He also owns about three hundred vintage horns, dating back to the early 1920s. "I use the ones from the l930s for my gigs," he elaborated. "That's right where I land. I have a couple of master class CDs that go along with articles in a publication called The Saxophone Journal, which specializes in wind instruments. They were on a series called The Great Horns of America, and they show the difference between the twenties through thirties and fifties through sixties in terms of how that particular instrument affected the player.
Ackerman is extremely passionate about the saxophone, yet for a time after he met his wife, vocalist Pam Purvis, he barely touched it. He tells the story of this fateful meeting. "It's now the middle seventies, and I'm just playing Broadway shows around New York and a little Jazz gig here and there, some piano, some sax, doubling where I'm supposed to be a clarinet or flute player. By now, I've quit teaching for about three or four years.
"One night I go into a club after my theater job to see a friend of mine who's also a sax player, and there's Pam singing. We clicked right away and got married six months later. And started working together immediately.
"Having taught Jazz improv, I'm a good accompanist, so I become her accompanist. It's very easy work, and I don't have to do this dumb theater work any more. We go on the road together, and I gradually start to teach her to play keyboards; she learns every night, on the job. She starts on bass, and pretty soon I'm able to go back to my horns. Now she can accompany herselfsimply, but very well." (See the article elsewhere in this issue on Pam Purvis.)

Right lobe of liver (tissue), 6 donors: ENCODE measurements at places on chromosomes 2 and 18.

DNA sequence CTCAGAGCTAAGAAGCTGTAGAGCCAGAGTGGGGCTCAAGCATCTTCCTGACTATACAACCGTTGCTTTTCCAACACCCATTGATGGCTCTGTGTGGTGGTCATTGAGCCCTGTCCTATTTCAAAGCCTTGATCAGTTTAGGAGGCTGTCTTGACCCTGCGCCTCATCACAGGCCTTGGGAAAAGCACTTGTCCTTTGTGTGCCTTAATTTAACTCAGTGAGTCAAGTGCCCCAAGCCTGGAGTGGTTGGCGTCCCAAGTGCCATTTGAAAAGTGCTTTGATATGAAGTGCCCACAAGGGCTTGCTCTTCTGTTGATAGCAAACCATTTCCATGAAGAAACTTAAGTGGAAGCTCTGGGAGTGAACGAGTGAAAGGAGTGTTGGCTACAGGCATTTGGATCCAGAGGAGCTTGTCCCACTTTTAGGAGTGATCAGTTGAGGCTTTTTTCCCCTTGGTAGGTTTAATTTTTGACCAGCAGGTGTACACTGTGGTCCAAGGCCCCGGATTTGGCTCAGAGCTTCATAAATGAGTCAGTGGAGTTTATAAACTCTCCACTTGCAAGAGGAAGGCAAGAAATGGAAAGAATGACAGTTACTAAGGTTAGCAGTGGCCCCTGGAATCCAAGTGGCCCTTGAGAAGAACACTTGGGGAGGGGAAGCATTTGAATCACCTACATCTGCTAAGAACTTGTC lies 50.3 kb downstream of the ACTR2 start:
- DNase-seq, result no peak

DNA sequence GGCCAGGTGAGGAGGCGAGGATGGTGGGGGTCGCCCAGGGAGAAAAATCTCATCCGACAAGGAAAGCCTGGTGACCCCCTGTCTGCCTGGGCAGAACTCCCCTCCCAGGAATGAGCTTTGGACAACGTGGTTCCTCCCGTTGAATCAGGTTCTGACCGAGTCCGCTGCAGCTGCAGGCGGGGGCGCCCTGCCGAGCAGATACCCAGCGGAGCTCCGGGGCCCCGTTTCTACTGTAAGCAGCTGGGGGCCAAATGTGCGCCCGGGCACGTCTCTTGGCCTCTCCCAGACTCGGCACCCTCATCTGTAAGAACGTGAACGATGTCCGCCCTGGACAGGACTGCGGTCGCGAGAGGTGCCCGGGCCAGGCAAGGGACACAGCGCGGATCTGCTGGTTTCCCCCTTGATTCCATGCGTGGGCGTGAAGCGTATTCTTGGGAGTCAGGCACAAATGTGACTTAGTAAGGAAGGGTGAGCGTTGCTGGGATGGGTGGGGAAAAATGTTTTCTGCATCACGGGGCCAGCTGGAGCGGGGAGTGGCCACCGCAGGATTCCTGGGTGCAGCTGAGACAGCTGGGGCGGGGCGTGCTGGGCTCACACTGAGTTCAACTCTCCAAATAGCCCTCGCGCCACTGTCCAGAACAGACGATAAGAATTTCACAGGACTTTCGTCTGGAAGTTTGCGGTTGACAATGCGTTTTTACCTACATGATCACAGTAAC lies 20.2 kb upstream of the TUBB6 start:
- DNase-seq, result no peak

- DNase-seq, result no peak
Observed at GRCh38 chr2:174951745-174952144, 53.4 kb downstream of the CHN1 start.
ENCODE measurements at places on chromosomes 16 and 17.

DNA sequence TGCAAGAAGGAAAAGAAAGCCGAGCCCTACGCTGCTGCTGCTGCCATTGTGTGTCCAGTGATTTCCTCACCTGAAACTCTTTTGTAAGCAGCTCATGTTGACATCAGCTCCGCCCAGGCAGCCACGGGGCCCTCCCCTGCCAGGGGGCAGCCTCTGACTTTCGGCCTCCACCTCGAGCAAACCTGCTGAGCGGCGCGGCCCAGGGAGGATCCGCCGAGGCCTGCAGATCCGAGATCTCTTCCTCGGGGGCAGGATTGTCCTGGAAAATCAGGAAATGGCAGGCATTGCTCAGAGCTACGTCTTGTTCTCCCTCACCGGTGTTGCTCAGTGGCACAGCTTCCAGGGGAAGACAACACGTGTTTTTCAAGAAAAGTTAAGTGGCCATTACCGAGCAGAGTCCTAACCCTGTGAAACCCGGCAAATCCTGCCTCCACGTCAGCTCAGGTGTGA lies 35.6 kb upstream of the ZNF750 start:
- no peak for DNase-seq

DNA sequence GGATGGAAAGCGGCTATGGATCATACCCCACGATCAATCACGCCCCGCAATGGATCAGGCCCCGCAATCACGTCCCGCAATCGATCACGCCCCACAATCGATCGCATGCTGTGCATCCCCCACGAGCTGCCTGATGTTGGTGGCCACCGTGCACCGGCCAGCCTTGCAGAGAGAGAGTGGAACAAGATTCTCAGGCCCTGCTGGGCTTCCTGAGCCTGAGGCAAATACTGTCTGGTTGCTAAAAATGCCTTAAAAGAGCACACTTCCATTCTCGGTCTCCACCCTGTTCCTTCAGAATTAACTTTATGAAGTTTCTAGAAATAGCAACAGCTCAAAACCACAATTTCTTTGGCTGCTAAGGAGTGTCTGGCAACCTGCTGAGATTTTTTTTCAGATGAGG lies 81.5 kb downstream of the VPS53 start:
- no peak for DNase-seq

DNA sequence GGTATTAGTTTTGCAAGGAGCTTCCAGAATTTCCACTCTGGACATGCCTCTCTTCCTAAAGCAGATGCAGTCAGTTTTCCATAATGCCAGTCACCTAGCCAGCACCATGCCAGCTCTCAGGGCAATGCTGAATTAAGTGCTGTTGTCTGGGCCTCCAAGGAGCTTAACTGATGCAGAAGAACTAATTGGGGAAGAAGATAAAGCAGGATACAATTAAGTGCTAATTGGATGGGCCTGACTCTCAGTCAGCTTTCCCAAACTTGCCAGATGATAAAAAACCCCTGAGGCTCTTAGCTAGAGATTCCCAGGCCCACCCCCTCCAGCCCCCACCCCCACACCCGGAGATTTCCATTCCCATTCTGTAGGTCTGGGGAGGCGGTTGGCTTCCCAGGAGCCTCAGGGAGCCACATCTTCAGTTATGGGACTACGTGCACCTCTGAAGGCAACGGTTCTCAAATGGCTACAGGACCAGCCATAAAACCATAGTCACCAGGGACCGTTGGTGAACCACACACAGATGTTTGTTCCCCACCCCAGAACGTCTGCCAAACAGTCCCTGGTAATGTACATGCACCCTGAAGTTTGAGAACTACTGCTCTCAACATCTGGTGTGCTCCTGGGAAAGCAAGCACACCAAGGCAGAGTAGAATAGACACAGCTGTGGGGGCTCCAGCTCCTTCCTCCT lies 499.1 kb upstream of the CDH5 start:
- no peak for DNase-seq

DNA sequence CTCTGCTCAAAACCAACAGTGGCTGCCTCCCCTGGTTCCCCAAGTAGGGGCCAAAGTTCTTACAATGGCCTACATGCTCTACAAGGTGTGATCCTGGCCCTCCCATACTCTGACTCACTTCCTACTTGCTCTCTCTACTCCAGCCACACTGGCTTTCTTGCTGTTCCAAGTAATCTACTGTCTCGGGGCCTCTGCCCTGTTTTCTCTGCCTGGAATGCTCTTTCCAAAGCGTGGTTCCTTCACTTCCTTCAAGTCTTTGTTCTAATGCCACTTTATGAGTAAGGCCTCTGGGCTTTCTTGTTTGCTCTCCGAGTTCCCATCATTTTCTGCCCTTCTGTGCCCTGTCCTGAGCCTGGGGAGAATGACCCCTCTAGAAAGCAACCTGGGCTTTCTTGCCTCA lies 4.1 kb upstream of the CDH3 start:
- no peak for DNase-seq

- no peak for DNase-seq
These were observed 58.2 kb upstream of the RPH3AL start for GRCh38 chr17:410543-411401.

Ackerman and Purvis's most recent recordings are a treat for the ear. Ackerman's Live has him switching back and forth between his various horns with a couple of simpatico rhythm sections. And it's a joy to listen as he weaves in and around Purvis's smoky, saxophone-register voice on her disc entitled Imagination (see the Jazz Now Direct mail-order catalog or call 1.800.840-0465).
Both of these recordings are what might be termed straight-ahead. But Ackerman told me that they both stretch their boundaries in some avant-garde music from time to time. They can be heard occasionally at New York's haven for free music, the Knitting Factory, and have "tons of material in the can," which will probably be released only in Europe.
In closing, Bob Ackerman told me that when he was a kid, he bought Doing All Right by Dexter Gordon with Al Harewood, Horace Parlan ("I played with him for one night, when I was working the Catskills"), and Freddie Hubbard. "The sound of the saxophone on that recording is my favorite," said Ackerman. "I actually used that exact equipment, the mouthpiece and model of horn that Dexter played then. They kind of go together. That's one of the things I do in my business. I hook all these elements together for people in order for them to have a complete instrument, that really reflects who they are as a musician."
And that's what I mean about doing justice to this rather unusual man. He's a true original.
by Francesca Nemko